These are some highlights of a post Mr. McCauley made to me on GoHeavy.com “March 24th, 2010″ further explaining his “catapult” technique. (Here is the entire post)

“Triple extension is caused in much of Olympic weightlifting by the hip extension literally lifting the feet into a plantar flexed position, without much or any help from the calves and triple extension is often done simply for the lifter to move his feet to a different catch position rather than add to the force driving the bar”

“Catapulting has always been simply a word I used to describe the greater role of hip extension in the lift and the lesser role of forceful knee extension and plantar flexion in the lifts (what American coaches call jumping or driving through the balls of the feet)”

“We, as a group, did not interpret the information coming out of Europe in the ’70’s, ’80’s correctly. Those few coaches that were around were buried by a lot of guys who had it set (incredibly stubbornly) in their minds that this was simply a forceful triple extending, jumping motion”

All the above statements are full of blather and scientific inaccuracies. The fact is, flat-footed pulling or the “catapult” has no empirical or scientific support, and whereas finishing with triple extension does. However, Mr. McCauley is trying to sell the “catapult” as the technique that the great lifters of today are performing and it is triple extension that is the cause of poor lifting in this country. Roman, Garhammer, Siff, Enoka, Zatsiorsky, Verkhoshansky and many other scientists both past and present have analyzed and continue to analyze lifting technique only to come to the same conclusion:

“The explosion is executed by the simultaneous action of the muscles of the legs and torso… From this position, the athlete extends his legs and torso and rises up onto his toes and…the shoulders are elevated…Such a position is the most advantageous condition for maximal utilization of the participating muscle groups and the subsequent transfer to the barbell upward…This description of good pulling technique appears to be optimal.” (Roman and Shakirzyanov 4-7) This description coincides with ALL of the other valid scientific research that has been done on Olympic Weightlifting.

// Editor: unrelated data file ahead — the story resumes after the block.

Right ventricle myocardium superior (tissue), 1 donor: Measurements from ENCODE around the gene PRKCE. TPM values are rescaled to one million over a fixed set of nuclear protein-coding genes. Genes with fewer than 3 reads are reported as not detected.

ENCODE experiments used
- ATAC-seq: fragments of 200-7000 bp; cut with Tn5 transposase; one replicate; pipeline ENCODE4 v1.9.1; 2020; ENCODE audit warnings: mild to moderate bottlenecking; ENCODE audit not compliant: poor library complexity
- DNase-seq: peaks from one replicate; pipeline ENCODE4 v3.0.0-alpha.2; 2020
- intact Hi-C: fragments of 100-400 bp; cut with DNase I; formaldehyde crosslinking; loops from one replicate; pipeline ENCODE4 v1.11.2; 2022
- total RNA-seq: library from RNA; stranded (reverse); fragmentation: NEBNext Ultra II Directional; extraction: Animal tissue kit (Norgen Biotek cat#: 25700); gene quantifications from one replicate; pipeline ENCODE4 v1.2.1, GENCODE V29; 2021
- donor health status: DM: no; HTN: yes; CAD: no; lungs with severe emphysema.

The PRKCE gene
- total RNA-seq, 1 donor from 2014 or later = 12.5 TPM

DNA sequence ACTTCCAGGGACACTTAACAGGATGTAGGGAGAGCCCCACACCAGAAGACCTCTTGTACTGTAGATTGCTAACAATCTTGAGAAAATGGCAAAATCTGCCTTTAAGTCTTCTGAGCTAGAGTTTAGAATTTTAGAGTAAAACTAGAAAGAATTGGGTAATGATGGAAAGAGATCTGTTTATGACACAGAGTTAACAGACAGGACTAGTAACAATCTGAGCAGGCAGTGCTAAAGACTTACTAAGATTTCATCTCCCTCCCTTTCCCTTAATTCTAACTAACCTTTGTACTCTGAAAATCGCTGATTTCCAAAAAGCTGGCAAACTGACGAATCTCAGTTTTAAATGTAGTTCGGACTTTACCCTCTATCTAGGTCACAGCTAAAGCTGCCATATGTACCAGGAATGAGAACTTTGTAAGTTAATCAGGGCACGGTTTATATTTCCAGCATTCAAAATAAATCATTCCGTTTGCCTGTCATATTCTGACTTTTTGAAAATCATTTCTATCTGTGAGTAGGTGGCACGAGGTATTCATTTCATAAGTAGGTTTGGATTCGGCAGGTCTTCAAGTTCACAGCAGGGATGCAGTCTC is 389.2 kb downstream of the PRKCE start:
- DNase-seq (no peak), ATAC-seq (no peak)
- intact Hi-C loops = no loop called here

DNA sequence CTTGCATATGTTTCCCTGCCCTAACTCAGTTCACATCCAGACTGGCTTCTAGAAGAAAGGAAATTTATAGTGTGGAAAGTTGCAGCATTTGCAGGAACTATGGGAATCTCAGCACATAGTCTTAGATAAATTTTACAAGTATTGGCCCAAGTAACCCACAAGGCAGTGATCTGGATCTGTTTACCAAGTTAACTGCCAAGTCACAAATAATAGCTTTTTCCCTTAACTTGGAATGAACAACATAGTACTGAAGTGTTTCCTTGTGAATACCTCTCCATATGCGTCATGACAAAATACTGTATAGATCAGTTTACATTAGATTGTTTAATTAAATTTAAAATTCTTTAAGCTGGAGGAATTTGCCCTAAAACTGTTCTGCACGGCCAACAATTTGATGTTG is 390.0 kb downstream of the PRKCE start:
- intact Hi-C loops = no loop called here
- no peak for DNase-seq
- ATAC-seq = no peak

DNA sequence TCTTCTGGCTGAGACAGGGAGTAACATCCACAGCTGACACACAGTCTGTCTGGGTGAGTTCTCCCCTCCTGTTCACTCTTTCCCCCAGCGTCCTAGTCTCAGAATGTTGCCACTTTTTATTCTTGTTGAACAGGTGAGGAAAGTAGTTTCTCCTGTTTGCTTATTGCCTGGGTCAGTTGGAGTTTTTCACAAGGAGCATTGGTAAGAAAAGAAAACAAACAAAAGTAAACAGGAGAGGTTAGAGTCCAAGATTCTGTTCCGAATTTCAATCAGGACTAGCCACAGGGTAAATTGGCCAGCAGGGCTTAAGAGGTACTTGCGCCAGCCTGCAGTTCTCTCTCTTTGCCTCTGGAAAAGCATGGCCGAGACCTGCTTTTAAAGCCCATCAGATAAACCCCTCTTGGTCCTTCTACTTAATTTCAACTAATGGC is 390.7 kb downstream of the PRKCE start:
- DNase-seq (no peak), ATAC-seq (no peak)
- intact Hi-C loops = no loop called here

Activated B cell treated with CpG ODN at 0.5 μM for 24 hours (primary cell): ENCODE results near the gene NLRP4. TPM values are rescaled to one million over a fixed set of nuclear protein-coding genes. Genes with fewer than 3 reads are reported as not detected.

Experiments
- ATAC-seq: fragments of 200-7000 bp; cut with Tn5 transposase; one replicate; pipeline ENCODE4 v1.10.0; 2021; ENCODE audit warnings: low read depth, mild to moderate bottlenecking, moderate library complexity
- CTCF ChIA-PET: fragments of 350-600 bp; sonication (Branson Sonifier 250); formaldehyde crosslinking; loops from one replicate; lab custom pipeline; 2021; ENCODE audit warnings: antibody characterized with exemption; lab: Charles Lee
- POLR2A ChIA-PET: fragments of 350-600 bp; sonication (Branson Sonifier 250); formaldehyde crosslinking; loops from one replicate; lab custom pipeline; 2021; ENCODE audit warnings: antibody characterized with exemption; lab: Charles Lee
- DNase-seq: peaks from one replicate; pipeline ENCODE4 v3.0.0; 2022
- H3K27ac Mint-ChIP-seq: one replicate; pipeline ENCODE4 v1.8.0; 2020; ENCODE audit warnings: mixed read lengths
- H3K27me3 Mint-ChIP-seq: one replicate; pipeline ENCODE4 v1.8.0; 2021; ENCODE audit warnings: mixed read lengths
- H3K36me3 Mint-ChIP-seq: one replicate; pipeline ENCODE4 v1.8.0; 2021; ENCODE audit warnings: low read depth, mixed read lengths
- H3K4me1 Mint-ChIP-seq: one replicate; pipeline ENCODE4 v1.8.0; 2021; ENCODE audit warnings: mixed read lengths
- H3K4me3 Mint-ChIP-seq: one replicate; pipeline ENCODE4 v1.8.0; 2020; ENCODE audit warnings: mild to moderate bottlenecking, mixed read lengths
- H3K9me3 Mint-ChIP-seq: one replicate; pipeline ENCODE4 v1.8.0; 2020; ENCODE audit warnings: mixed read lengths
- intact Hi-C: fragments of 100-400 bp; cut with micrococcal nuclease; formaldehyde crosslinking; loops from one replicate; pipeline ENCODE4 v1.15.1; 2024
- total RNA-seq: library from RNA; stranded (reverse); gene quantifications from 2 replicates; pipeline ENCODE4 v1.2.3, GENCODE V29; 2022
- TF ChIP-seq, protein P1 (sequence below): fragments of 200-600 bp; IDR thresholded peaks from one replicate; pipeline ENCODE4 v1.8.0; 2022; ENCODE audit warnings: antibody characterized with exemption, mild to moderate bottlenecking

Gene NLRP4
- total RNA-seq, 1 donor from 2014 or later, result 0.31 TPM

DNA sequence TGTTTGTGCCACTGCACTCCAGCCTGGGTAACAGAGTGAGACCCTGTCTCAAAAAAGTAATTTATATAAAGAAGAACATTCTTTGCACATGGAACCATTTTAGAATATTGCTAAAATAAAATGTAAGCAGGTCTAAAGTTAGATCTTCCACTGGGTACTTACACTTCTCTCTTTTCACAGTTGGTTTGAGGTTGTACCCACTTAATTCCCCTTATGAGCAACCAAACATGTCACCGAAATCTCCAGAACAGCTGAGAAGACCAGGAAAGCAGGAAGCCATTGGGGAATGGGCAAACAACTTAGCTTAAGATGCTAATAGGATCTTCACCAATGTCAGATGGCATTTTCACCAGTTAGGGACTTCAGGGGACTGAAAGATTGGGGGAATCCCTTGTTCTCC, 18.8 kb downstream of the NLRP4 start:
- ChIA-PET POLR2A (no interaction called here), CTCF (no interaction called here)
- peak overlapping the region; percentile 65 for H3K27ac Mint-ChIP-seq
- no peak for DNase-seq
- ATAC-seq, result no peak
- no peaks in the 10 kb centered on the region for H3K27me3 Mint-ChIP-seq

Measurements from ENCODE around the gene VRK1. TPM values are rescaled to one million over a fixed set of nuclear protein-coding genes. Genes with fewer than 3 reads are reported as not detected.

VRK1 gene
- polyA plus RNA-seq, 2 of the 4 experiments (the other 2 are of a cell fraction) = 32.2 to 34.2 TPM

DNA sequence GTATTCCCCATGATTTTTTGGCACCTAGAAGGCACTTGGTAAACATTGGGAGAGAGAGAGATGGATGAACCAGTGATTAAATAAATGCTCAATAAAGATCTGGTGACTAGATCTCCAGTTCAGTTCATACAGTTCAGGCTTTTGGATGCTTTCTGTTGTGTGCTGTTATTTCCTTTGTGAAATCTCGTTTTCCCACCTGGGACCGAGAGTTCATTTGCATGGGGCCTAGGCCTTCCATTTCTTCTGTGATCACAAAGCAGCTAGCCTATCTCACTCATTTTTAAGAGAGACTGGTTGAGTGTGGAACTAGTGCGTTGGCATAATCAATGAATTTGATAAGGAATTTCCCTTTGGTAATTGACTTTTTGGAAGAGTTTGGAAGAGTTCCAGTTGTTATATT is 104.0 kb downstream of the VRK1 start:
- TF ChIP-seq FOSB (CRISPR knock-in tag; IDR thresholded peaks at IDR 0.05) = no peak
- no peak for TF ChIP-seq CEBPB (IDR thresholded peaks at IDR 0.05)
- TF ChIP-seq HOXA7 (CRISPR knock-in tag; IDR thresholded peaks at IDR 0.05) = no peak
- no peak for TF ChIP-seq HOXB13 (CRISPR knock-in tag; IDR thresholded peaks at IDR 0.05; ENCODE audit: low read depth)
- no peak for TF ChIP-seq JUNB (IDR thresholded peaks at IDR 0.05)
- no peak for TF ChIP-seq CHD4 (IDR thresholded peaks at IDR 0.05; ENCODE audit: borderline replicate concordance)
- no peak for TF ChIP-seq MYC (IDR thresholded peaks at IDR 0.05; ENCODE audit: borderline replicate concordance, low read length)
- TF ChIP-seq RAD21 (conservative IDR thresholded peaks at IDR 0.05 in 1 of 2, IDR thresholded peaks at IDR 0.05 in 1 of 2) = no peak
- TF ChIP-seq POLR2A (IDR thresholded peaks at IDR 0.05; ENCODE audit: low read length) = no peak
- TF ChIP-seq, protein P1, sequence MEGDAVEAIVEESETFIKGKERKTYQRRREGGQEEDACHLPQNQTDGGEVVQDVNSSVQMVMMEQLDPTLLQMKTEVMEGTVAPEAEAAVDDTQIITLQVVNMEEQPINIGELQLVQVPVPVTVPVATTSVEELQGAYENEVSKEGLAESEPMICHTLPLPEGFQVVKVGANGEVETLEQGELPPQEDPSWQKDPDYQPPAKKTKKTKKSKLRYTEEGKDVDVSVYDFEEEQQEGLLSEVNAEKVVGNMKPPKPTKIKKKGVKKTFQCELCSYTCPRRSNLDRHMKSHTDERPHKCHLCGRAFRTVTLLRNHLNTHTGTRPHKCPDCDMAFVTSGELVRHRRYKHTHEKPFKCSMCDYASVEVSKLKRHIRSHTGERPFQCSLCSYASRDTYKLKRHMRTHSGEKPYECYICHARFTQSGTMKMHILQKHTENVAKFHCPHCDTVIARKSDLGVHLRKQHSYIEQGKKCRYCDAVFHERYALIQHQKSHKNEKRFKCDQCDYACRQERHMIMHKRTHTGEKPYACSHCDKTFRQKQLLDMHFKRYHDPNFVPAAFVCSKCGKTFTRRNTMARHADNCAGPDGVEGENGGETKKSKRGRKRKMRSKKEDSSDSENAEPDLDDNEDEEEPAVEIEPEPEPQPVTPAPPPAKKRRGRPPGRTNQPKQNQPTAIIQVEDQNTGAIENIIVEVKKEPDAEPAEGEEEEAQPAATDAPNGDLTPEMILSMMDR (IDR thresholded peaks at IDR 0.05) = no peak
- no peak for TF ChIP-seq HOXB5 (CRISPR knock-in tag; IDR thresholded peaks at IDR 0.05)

Instead of following the work of the world’s greatest Weightlifting minds, Mr. McCauley expects us to throw out 50 years of proven research and exceptional Weightlifting results and listen to him. A man by his own admission, who has no formal science background and bases this catapult/flat-footed technique entirely upon opinion and limited observation, not on actual biomechanical studies.

In fact the technique Mr. McCauley describes is biomechanically impossible to perform as explained. One cannot de-emphasize leg extension and overemphasize hip extension and create a vertical bar path because this action “forms ineffective habits in the explosion.” (Livanov and Falameyev 26) This is a simple vector addition problem. If two forces from different directions and of different magnitudes converge, the resultant vector will be influenced to a larger extent by the force with the greatest magnitude, which in this case would be the force created by the hips in the horizontal plane. Excessive horizontal bar displacement is exactly the opposite of what is desired.

Interestingly, when you read research done by the former Soviet Union on the pull in Weightlifting there is no mention of the hip as a specific force producer. The description used to describe the “explosion” of the second pull is that it “is executed by the simultaneous action of the muscles of the legs and torso.” (Roman and Shakirzyanov 4) The reason for this is effective summation of force production is not about any one particular part of the kinetic chain; it is the coordinated effort of the ENTIRE kinetic chain, which produces optimal technique and force production. Force applied to the bar during the lift is proportionately related to the sum of ALL joint torques, not just the torque at the hip.